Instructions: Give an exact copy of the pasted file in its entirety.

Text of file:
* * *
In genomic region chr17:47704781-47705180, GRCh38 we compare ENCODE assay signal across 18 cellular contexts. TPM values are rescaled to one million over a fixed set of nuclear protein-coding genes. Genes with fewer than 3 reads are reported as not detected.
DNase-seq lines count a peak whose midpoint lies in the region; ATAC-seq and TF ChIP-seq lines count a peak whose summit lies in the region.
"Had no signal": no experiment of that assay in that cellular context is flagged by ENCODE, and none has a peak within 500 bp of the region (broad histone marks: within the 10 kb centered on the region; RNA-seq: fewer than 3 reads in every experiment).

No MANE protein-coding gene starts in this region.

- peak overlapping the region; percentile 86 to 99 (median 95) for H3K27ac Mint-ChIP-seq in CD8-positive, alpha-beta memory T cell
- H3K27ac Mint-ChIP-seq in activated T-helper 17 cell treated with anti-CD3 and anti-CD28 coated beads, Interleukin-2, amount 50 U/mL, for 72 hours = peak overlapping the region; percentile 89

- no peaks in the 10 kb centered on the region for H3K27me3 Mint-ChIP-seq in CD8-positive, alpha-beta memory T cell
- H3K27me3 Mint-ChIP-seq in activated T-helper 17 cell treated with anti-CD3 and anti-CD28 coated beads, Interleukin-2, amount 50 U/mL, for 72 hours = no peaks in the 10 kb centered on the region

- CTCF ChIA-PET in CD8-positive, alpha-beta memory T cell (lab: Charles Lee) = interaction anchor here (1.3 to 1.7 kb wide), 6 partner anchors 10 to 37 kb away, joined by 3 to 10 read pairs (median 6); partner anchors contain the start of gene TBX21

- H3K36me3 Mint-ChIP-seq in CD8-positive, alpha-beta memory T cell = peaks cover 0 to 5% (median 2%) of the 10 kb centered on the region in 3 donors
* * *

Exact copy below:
In genomic region chr17:47704781-47705180, GRCh38 we compare ENCODE assay signal across 18 cellular contexts. TPM values are rescaled to one million over a fixed set of nuclear protein-coding genes. Genes with fewer than 3 reads are reported as not detected.
DNase-seq lines count a peak whose midpoint lies in the region; ATAC-seq and TF ChIP-seq lines count a peak whose summit lies in the region.
"Had no signal": no experiment of that assay in that cellular context is flagged by ENCODE, and none has a peak within 500 bp of the region (broad histone marks: within the 10 kb centered on the region; RNA-seq: fewer than 3 reads in every experiment).

No MANE protein-coding gene starts in this region.

- peak overlapping the region; percentile 86 to 99 (median 95) for H3K27ac Mint-ChIP-seq in CD8-positive, alpha-beta memory T cell
- H3K27ac Mint-ChIP-seq in activated T-helper 17 cell treated with anti-CD3 and anti-CD28 coated beads, Interleukin-2, amount 50 U/mL, for 72 hours = peak overlapping the region; percentile 89

- no peaks in the 10 kb centered on the region for H3K27me3 Mint-ChIP-seq in CD8-positive, alpha-beta memory T cell
- H3K27me3 Mint-ChIP-seq in activated T-helper 17 cell treated with anti-CD3 and anti-CD28 coated beads, Interleukin-2, amount 50 U/mL, for 72 hours = no peaks in the 10 kb centered on the region

- CTCF ChIA-PET in CD8-positive, alpha-beta memory T cell (lab: Charles Lee) = interaction anchor here (1.3 to 1.7 kb wide), 6 partner anchors 10 to 37 kb away, joined by 3 to 10 read pairs (median 6); partner anchors contain the start of gene TBX21

- H3K36me3 Mint-ChIP-seq in CD8-positive, alpha-beta memory T cell = peaks cover 0 to 5% (median 2%) of the 10 kb centered on the region in 3 donors